Pull Passwords Out of Silicon

[q3k] got tipped off to a very cool problem in the ongoing Pwn2Win capture-the-flag, and he blew it out of the water by decoding the metal interconnect layers that encode a password in a VLSI IC. And not one to rent someone else’s netlist extraction code, he did it by writing his own.

The problem in the Pwn2Win CTF came in the form of the design files for a hypothetical rocket launch code. The custom IC takes an ASCII string as input, and flips a pin high if it matches. Probably the simplest way to do this in logic is to implement a shift register that’s long enough for the code string’s bits, and then hard-wire some combinatorial logic that only reads true when all of the individual bits are correct.

(No, you don’t want to implement a password-checker this way — it means that you could simply brute-force the password far too easily — but such implementations have been seen in the wild.)

Anyway, back to our story. After reversing the netlist, [q3k] located 320 flip-flops in a chain, suggesting a 40-byte ASCII code string. Working backward in the circuit from the “unlocked” pin to the flip-flops, he found a network of NOR and NAND gates, which were converted into a logic notation and then tossed into Z3 to solve. Some cycles later, he had pulled the password straight out of the silicon!

This looks like a really fun challenge if you’re into logic design or hardware reverse engineering. You don’t have to write your own tools to do this, of course, but [q3k] would say that it was worth it.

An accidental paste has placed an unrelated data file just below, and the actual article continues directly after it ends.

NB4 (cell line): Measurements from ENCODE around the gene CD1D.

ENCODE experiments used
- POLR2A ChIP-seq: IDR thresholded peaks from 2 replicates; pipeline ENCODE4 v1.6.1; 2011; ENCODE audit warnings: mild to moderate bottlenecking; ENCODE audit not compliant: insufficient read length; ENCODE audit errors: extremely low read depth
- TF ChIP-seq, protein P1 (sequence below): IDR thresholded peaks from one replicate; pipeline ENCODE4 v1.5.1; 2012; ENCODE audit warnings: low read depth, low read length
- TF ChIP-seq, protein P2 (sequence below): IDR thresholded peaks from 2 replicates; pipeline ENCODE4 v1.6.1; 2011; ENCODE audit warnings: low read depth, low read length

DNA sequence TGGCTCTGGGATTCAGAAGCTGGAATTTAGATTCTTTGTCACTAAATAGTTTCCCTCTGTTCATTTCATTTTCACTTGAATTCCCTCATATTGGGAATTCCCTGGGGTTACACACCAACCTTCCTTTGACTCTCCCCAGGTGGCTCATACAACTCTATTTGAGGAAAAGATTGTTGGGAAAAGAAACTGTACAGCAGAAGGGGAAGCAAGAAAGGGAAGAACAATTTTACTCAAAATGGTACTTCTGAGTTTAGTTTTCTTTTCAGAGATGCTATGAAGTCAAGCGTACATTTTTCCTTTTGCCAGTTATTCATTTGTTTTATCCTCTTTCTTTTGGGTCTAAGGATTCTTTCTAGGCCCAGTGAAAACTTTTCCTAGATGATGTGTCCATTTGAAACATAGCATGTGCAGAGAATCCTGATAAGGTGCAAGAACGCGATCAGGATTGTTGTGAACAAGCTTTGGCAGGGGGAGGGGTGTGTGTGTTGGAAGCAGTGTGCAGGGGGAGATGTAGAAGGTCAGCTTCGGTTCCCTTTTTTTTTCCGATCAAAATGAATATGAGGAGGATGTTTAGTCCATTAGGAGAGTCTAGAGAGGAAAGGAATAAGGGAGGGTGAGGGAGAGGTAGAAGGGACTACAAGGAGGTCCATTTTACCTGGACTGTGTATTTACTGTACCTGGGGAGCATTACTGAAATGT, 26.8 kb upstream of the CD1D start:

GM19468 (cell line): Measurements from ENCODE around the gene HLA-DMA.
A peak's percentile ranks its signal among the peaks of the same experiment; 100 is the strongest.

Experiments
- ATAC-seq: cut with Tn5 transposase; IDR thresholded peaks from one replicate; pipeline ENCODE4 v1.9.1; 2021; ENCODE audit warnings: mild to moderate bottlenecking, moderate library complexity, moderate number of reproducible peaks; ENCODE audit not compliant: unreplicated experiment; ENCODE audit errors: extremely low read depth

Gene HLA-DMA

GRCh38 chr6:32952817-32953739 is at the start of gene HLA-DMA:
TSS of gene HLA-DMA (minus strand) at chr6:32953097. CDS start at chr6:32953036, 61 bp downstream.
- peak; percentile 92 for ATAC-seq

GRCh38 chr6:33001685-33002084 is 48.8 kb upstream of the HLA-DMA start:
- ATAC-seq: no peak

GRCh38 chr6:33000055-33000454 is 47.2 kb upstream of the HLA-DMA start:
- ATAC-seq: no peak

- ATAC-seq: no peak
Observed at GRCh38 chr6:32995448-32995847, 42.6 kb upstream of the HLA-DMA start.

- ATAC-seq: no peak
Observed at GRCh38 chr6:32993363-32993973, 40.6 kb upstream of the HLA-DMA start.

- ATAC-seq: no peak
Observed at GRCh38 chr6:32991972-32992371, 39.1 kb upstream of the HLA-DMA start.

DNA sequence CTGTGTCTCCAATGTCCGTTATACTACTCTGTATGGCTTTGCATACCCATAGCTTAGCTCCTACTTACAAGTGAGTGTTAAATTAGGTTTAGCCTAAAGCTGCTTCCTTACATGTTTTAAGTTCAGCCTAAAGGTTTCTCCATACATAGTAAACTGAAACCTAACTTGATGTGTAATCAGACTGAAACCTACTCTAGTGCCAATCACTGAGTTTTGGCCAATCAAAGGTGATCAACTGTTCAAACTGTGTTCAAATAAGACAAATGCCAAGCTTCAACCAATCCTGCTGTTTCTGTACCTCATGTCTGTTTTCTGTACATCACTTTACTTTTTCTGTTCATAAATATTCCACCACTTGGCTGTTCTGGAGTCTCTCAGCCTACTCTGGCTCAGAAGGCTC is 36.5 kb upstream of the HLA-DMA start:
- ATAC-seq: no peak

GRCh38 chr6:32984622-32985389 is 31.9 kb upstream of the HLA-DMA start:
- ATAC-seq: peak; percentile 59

Thanks [Victor] for the great tip!
Featured image by David Carron, via Wikipedia.

15 thoughts on “Pull Passwords Out of Silicon

      1. Yes, you buy one of those crossword books and there’s only about 300 unique clues total, by the time you’ve done the first 10 puzzles, the only thing stopping you filling them in faster is writers cramp.

    1. Im propably cutting corners here (not even read the source). But a shift register gets the key presses in sequence, puts em on a bus(databus) and apparently some nor and nand gates result into either no(low) or succesfull (high) trigger pin. Ttl login, 40xx or 74xxNN primers might give you an idea.put those yellybean parts in silicon and you got yourself a custom chip. Why use an arduino when a 555 timer and some 74ls?? Coild do it? Or even more crazy, just some transistors?

  1. > Probably the simplest way to do this in logic is to implement a shift register that’s long enough for the code string’s bits, and then hard-wire some combinatorial logic that only reads true when all of the individual bits are correct.

    That isn’t the simplest route. Have a 9b counter which counts through the sequence, and as each digit is entered, sets a buried flop to “mismatch” if bit N is wrong. Once the counter gets 320 bits, if the mismatch bit is not set, then output “match”. 10 flops total, instead of 320.

    The shift register is the easiest solution if your chip accepts a continuous string of bits and wants to output a signal if there is a matching substring anywhere in that sequence.

  2. I like the other post better about the guy who pulled a password a magneticly held password with a crt, when he plugged a hard drive into an old Pc and did a sector read and read the password off his screen

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